The FCC has rounded up the panelists for its sixth and final network neutrality roundtable Oct. 7.
The forum will focus on "Internet Openness and the Law," so the panel is packed with lawyers and law professors as well as a prominent open Internet activist.
Lined up are Mark Cooper, director of research for the Consumer Federation of America; Gus Hurwitz, assistant professor of law at Nebraska College of Law; Pantelis Michalopoulos, partner at Steptoe & Johnson; Thomas Navin, partner, Wiley Rein; Nuala O'Connor, president, Center for Democracy and Technology; Tim Wu, professor of law at Columbia Law School.
Moderating the panel will be FCC General Counsel Jonathan Sallet and Stephanie Weiner, special adviser to FCC Chairman Tom Wheeler.
The FCC's deadline for comment on proposed new net neutrality rules has passed, but the FCC continues to take input on the issue.
FCC Chairman Tom Wheeler has proposed restoring no-blocking and no-unreasonable discrimination rules under Sec. 706 authority, which gives the FCC power to regulate to insure advanced telecommunications are being deployed to all Americans in a reasonable and timely fashion. A federal court signaled to the FCC that blocking and commercially unreasonable discrimination could adversely impact that reasonable and timely deployment. But the court also said the FCC could reclassify ISPs under Title II common carrier regs, the route many open Internet activists are pushing.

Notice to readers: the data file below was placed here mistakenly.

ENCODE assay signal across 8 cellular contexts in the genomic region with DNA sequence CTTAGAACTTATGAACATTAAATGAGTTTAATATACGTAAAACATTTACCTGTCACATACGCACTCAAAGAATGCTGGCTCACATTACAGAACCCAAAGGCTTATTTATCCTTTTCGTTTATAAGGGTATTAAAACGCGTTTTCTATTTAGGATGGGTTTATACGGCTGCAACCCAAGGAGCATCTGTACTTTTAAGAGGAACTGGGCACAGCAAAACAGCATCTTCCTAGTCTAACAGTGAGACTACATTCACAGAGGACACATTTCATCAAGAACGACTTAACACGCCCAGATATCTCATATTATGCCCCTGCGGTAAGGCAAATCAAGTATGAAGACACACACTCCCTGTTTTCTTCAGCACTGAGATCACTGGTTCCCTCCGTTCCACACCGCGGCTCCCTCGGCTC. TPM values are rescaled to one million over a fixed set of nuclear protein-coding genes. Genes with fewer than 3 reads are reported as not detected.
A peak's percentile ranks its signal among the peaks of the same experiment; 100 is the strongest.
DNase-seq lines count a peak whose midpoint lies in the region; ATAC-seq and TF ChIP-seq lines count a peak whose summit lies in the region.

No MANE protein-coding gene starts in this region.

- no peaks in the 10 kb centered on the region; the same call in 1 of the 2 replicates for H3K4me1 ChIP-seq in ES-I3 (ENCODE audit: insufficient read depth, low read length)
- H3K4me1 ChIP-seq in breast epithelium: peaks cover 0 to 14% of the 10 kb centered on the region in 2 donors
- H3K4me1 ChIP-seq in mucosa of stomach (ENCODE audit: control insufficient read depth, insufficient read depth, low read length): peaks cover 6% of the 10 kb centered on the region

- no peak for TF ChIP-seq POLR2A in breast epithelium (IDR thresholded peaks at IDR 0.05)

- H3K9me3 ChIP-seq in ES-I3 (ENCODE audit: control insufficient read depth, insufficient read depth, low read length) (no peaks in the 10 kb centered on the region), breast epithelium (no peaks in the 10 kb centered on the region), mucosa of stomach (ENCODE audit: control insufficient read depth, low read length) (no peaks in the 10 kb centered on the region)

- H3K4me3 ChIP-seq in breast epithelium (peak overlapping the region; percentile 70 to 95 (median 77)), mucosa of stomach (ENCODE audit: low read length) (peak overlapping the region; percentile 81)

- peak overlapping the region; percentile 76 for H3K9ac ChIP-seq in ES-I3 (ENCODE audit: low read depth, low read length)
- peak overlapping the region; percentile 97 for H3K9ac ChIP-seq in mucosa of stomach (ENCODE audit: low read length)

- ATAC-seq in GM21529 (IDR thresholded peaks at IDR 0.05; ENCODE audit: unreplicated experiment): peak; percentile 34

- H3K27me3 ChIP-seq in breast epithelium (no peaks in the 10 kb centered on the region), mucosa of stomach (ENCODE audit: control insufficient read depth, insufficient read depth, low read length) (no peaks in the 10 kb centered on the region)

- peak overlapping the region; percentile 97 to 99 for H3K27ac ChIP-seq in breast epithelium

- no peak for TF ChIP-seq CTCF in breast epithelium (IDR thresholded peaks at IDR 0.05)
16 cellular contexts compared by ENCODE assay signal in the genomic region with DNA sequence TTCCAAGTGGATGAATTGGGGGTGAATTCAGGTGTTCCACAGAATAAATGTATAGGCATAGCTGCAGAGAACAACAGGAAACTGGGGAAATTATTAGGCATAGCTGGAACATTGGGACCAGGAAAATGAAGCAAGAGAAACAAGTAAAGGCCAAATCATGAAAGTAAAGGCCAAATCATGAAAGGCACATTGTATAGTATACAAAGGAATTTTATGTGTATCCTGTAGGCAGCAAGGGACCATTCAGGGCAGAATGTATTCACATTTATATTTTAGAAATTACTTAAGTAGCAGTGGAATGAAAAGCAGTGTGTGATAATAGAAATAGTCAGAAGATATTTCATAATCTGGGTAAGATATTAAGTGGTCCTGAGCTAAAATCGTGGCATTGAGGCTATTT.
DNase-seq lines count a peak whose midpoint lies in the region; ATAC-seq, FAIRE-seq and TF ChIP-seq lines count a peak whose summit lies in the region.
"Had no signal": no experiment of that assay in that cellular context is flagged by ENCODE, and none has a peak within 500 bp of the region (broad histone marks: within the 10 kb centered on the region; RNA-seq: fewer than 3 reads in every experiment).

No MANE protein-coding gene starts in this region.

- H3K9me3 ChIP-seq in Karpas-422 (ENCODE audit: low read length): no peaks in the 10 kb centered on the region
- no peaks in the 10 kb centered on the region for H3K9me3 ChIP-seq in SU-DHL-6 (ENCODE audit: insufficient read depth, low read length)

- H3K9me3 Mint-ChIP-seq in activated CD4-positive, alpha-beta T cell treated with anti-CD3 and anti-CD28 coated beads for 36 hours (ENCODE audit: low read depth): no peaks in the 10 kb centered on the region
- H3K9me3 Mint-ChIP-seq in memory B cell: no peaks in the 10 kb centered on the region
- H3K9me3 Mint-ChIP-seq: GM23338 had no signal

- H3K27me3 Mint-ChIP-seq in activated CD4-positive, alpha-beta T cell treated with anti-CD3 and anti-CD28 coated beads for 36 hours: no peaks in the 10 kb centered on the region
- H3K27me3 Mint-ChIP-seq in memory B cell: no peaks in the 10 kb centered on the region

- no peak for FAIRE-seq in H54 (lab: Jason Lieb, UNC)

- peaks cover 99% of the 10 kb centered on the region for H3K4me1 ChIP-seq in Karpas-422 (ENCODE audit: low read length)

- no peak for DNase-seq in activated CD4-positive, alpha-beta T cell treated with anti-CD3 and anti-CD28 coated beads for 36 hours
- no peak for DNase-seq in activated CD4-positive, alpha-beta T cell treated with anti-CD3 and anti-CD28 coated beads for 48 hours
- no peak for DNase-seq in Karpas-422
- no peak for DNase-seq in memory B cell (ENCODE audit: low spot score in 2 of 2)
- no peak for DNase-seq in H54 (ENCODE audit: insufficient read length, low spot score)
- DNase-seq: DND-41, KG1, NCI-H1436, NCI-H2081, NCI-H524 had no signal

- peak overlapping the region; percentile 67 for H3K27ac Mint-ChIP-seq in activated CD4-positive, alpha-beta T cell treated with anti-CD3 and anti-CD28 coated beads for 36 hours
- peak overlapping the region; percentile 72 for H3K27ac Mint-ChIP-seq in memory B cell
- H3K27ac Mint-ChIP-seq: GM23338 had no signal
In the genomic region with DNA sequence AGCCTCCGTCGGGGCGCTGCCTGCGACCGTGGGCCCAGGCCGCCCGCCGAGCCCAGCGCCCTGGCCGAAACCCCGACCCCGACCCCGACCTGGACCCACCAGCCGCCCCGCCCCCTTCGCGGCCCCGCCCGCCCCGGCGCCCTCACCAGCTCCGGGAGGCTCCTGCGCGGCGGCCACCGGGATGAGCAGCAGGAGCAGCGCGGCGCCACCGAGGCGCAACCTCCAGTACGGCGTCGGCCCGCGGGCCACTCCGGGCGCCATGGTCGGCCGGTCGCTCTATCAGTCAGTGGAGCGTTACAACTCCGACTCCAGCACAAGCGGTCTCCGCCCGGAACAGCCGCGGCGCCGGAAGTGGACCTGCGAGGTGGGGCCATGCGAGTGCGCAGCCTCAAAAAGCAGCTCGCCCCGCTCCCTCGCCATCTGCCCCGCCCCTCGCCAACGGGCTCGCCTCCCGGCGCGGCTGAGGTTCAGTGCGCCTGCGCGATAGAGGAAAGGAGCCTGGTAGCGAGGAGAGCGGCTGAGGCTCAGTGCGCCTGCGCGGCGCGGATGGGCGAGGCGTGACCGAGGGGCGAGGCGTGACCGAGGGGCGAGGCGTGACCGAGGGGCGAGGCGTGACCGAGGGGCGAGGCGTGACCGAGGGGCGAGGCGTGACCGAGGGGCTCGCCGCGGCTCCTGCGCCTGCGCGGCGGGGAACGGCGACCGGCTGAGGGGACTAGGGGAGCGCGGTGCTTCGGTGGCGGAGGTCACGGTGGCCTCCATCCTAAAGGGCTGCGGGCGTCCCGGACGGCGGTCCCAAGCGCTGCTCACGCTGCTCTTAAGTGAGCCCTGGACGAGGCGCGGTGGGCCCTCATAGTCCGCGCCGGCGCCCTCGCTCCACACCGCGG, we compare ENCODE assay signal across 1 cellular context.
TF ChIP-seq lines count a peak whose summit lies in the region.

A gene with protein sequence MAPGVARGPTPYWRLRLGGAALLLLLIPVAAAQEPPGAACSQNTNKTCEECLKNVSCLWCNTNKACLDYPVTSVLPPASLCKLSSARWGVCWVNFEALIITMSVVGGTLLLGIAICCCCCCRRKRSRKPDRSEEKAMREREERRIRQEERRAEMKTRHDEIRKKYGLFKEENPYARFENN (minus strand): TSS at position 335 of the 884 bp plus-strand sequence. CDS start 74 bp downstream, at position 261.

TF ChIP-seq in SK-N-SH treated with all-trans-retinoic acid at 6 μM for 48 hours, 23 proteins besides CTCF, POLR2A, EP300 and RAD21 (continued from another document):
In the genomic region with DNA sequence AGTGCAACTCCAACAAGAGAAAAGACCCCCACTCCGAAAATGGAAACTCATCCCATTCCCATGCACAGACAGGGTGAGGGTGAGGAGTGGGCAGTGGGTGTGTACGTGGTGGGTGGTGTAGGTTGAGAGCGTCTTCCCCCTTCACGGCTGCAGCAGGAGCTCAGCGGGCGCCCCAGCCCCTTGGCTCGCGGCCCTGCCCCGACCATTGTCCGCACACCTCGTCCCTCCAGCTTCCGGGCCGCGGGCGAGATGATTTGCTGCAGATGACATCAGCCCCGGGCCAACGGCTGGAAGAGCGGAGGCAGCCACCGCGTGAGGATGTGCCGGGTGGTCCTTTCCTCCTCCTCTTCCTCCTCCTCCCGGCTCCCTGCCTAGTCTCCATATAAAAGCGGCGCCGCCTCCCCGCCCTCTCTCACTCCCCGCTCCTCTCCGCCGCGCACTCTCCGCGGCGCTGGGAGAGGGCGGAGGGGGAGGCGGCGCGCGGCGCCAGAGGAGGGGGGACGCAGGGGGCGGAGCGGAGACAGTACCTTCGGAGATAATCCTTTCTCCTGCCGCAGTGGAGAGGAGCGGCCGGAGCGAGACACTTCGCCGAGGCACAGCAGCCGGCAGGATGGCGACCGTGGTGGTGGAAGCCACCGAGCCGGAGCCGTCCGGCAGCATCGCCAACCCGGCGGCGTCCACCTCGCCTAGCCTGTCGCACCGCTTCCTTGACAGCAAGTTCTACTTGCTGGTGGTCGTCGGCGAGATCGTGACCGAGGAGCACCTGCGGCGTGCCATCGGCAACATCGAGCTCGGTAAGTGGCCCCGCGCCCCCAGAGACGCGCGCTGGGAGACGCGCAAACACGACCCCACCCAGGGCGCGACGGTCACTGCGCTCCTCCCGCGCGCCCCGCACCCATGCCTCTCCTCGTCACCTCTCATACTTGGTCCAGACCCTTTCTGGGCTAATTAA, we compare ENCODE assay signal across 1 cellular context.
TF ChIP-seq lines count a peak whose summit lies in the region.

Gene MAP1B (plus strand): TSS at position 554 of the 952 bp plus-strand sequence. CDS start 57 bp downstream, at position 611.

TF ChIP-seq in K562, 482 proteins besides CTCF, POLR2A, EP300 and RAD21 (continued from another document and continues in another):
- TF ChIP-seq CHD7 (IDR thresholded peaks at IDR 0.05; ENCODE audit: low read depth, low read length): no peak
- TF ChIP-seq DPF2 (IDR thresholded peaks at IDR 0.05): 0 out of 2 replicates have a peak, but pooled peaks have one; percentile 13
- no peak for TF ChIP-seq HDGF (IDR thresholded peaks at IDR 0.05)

The fifth in the series of six roundtables is Oct. 2 on the economics of broadband, market successes and failures.
Panelists for those are Jonathan Baker, Professor, Washington College of Law, American University; Nicholas Economides, professor of Economics and executive director of the NET Institute, Stern School of Business, New York University; Thomas Hazlett, Hugh H. Macaulay Endowed Professor, Department of Economics, Clemson; Christiaan Hogendorn, associate professor, Department of Economics, Wesleyan University; John Mayo, Professor of Economics, Business and Public Policy, McDonough School of Business, Georgetown; and Hal Singer, Principal, Economists Inc., and Senior Fellow, Progressive Policy Institute.
Moderators are FCC chief economics Tim Brennan and deputy chief economist Jonathan Levy.
Both will be live streamed.